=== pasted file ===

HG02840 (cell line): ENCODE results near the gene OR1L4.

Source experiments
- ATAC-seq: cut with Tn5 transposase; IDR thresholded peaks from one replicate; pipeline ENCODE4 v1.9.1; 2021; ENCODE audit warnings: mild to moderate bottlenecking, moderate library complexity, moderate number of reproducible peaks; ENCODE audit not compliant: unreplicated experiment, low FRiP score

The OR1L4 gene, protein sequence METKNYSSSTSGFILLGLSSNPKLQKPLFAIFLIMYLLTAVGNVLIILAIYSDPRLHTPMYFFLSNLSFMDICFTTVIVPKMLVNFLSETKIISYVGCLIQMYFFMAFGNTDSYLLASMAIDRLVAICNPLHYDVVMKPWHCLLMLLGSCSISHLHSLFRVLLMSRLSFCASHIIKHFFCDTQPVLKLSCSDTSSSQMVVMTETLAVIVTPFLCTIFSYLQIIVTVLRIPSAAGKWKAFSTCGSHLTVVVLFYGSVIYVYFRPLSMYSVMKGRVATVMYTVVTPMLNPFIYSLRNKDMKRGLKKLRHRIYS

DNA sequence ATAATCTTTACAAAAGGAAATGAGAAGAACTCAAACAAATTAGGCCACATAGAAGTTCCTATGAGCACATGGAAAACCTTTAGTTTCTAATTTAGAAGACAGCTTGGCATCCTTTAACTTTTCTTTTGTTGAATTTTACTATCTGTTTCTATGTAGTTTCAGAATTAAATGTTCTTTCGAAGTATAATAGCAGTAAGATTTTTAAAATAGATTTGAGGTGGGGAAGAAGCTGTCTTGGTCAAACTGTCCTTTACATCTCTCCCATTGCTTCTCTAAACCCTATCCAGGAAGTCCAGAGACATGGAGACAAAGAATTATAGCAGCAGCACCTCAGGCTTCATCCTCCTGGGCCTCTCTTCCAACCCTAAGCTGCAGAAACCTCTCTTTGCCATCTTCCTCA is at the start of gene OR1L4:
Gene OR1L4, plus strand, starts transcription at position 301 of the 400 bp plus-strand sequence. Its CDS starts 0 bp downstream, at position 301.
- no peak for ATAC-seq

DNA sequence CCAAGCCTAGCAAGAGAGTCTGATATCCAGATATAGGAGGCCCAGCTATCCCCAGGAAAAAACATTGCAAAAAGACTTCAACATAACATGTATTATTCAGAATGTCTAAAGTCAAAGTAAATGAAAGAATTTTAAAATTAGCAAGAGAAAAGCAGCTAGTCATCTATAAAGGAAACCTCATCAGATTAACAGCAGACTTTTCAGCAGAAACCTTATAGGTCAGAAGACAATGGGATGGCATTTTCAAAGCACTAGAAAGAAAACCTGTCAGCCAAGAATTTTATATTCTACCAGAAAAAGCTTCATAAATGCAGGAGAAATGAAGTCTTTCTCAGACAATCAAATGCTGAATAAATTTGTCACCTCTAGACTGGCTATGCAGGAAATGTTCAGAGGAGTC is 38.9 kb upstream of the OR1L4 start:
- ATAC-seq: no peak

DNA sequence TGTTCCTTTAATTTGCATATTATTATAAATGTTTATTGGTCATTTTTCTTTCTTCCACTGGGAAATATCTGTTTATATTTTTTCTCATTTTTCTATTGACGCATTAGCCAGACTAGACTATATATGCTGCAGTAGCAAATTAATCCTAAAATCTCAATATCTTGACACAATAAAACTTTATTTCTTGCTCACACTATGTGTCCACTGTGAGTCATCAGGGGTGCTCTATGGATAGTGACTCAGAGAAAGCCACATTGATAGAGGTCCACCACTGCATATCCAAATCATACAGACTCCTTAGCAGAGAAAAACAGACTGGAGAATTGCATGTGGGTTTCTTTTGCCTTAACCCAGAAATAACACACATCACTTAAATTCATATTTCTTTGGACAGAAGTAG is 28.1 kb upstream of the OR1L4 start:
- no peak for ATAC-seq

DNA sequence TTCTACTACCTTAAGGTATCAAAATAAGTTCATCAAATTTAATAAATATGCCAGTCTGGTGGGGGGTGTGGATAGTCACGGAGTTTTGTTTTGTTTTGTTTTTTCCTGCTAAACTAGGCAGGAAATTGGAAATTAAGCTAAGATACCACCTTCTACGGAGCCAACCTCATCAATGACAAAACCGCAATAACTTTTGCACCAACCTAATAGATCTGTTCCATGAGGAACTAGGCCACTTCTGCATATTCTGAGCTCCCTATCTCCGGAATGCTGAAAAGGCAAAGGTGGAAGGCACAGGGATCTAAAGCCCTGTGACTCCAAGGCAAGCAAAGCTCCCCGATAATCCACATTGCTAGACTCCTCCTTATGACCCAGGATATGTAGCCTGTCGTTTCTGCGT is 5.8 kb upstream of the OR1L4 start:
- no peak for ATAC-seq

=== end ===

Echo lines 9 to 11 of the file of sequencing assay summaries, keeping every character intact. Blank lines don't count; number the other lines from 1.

- ATAC-seq: no peak

DNA sequence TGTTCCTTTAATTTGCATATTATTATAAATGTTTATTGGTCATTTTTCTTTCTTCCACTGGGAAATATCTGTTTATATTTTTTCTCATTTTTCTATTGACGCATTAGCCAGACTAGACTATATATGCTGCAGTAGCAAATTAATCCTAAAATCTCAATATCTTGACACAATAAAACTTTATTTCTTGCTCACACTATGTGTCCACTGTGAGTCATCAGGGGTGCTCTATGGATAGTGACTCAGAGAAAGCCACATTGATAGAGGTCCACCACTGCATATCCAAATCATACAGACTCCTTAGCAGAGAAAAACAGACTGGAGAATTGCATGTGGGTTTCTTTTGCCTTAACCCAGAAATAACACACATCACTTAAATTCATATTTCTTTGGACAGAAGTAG is 28.1 kb upstream of the OR1L4 start:
- no peak for ATAC-seq